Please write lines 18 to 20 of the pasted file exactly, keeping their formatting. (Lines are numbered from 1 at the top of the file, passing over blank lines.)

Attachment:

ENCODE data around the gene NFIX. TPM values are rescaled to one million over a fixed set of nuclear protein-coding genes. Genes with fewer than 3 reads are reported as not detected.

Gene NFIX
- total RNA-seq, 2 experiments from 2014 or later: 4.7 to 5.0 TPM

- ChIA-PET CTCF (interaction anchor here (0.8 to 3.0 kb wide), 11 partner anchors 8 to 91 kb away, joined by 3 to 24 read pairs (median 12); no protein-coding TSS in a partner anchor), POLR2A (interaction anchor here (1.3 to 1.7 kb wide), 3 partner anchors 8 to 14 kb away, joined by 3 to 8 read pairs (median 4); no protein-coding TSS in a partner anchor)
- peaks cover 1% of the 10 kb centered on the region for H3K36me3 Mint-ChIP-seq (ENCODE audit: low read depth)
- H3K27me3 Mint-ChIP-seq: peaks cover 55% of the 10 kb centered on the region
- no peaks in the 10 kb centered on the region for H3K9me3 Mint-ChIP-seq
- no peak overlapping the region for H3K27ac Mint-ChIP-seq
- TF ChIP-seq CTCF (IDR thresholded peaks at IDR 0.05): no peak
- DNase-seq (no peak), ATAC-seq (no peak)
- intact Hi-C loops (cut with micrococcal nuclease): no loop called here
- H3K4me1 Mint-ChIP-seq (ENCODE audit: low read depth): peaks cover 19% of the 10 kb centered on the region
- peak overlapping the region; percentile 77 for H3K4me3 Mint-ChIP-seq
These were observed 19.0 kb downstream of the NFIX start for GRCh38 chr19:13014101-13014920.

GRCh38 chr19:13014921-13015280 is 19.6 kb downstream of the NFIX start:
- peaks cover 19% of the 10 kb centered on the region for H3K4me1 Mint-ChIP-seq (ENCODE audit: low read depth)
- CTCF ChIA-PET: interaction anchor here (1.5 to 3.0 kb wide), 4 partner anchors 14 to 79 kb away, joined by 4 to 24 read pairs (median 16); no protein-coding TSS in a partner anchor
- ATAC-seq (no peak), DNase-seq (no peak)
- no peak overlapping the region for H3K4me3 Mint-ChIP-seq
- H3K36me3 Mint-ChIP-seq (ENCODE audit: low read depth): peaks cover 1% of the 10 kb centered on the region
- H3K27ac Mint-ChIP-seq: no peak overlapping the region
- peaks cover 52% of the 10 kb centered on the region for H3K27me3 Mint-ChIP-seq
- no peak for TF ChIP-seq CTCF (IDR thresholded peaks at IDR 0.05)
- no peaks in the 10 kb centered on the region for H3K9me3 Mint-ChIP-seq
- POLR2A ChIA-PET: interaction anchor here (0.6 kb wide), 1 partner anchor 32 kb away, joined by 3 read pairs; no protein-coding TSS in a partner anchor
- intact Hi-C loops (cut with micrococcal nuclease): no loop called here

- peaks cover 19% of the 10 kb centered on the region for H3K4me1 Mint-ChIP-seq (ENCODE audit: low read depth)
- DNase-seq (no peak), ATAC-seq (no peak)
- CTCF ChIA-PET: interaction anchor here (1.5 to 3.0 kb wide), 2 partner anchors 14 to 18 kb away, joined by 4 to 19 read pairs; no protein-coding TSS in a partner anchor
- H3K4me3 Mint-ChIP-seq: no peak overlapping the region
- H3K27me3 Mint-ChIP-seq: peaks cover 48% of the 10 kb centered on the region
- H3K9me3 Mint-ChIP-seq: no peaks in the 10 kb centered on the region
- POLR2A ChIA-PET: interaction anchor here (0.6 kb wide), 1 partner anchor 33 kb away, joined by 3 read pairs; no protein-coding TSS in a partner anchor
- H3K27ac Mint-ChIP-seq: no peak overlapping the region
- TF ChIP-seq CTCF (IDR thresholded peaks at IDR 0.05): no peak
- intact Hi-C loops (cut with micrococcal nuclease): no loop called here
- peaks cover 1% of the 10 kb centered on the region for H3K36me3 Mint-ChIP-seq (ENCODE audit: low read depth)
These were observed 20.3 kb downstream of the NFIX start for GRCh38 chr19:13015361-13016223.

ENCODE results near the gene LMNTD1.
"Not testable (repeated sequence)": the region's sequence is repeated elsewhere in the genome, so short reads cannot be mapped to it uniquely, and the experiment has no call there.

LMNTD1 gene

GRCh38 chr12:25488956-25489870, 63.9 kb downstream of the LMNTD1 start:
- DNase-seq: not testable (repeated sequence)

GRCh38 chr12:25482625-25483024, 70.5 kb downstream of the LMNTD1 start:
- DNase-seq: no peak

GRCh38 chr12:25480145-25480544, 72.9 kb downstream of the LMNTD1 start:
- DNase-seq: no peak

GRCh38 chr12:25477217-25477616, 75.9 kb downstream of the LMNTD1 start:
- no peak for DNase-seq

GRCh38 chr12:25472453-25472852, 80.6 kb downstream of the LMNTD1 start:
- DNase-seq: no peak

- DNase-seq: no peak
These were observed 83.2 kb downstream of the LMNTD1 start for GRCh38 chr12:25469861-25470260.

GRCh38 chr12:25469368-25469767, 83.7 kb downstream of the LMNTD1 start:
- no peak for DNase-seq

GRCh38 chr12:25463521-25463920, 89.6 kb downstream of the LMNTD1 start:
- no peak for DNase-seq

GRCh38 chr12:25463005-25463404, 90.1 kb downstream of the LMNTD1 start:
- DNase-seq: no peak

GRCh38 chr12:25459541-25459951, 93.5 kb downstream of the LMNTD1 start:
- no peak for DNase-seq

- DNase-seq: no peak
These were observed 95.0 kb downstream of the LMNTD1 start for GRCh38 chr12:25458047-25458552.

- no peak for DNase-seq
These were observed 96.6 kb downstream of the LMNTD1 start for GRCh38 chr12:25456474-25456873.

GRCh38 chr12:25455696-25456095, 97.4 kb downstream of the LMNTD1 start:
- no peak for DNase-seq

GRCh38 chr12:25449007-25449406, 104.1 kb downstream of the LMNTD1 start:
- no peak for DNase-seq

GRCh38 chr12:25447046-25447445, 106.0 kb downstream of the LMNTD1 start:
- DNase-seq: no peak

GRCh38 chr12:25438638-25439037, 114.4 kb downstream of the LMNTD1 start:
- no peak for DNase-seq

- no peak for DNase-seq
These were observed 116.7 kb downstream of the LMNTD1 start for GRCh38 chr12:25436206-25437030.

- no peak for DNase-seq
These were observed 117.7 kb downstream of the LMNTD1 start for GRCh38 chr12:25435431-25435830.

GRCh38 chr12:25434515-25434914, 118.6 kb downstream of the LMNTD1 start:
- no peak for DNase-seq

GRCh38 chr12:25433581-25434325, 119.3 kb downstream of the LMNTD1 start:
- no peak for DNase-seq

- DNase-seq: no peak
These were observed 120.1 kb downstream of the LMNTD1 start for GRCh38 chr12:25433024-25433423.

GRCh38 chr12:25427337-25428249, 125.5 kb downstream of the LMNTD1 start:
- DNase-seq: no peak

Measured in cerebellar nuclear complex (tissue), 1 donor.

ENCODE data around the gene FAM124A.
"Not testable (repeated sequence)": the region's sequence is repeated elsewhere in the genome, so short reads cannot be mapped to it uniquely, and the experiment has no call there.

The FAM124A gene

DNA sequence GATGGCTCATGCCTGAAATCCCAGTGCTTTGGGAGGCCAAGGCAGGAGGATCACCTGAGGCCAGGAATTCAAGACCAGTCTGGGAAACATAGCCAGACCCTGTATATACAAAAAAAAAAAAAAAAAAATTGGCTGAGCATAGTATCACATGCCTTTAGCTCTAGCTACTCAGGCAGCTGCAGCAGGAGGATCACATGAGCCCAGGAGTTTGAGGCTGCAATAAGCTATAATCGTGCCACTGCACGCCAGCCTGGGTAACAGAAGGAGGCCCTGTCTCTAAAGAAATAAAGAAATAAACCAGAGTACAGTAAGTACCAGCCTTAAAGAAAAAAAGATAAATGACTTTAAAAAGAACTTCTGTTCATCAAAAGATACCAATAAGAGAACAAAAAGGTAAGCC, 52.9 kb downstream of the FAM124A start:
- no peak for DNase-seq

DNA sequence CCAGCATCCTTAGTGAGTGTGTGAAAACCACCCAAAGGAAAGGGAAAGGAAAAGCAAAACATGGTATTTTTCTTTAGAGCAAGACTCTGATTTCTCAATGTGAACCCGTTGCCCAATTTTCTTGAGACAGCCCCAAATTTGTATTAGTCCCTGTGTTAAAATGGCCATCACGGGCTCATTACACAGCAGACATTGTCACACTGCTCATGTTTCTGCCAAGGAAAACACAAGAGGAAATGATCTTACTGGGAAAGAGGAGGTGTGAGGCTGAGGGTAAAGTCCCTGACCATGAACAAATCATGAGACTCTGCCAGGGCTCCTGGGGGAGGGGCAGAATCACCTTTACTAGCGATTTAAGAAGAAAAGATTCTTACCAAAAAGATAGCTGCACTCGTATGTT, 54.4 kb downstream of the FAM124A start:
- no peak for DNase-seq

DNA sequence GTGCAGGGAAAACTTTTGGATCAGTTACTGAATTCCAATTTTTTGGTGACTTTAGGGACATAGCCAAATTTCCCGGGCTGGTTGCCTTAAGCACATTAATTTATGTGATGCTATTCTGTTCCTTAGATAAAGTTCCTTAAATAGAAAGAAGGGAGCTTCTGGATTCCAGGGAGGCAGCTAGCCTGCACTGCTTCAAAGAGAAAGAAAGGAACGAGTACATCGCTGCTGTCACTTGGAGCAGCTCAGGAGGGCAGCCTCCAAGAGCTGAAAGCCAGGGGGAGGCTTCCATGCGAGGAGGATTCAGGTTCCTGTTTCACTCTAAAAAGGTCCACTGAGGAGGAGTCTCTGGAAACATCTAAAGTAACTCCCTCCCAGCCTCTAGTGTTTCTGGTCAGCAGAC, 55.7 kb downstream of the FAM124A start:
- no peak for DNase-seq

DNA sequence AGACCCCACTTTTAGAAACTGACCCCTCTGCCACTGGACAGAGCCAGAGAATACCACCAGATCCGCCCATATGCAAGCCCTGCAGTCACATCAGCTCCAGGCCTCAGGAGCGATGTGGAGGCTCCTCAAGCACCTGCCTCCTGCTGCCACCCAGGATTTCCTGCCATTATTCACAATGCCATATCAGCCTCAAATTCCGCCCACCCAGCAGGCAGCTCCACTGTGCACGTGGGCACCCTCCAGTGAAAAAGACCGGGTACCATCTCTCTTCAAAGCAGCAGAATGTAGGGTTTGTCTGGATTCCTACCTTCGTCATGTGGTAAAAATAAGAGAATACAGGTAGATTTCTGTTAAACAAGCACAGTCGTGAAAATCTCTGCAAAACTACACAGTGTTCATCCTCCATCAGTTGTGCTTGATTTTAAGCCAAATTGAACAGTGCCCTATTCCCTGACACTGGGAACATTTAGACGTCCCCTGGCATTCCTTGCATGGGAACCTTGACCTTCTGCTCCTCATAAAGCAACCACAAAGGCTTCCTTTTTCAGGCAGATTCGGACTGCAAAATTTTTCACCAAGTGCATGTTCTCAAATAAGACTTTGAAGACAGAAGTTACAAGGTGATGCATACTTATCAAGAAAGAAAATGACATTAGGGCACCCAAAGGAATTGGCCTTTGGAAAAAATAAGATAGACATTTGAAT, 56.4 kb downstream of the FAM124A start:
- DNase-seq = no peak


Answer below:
- ATAC-seq (no peak), DNase-seq (no peak)
- no peak overlapping the region for H3K4me3 Mint-ChIP-seq
- H3K36me3 Mint-ChIP-seq (ENCODE audit: low read depth): peaks cover 1% of the 10 kb centered on the region